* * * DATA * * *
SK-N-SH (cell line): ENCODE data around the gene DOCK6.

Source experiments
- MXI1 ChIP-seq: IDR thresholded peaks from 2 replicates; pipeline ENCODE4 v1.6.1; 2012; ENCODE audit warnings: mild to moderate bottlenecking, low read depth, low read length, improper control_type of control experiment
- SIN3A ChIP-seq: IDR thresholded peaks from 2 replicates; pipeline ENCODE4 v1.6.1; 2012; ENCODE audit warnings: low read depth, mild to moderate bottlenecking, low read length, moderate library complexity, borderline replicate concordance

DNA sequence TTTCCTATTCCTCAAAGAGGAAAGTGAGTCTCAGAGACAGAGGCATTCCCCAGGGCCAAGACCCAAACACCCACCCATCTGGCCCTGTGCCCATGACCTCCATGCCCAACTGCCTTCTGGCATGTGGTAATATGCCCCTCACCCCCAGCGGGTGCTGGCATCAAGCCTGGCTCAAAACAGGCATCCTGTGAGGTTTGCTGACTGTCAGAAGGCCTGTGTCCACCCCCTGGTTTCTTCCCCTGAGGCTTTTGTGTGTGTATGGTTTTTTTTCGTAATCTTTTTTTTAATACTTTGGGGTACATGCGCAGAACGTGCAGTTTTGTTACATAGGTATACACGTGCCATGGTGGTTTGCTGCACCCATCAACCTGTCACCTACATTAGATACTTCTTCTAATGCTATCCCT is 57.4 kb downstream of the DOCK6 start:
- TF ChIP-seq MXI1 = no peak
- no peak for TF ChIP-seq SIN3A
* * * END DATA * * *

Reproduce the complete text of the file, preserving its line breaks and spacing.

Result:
SK-N-SH (cell line): ENCODE data around the gene DOCK6.

Source experiments
- MXI1 ChIP-seq: IDR thresholded peaks from 2 replicates; pipeline ENCODE4 v1.6.1; 2012; ENCODE audit warnings: mild to moderate bottlenecking, low read depth, low read length, improper control_type of control experiment
- SIN3A ChIP-seq: IDR thresholded peaks from 2 replicates; pipeline ENCODE4 v1.6.1; 2012; ENCODE audit warnings: low read depth, mild to moderate bottlenecking, low read length, moderate library complexity, borderline replicate concordance

DNA sequence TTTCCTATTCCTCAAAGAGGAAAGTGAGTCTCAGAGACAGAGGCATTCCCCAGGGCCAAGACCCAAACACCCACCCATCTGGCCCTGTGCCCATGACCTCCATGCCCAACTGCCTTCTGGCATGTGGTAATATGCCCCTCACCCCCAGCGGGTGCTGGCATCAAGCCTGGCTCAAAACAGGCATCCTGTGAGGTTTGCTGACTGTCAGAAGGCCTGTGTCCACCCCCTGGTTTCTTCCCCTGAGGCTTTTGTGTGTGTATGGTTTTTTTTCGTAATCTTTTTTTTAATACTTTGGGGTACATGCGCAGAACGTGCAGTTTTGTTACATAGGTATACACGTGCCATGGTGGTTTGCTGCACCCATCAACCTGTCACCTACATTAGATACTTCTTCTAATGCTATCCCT is 57.4 kb downstream of the DOCK6 start:
- TF ChIP-seq MXI1 = no peak
- no peak for TF ChIP-seq SIN3A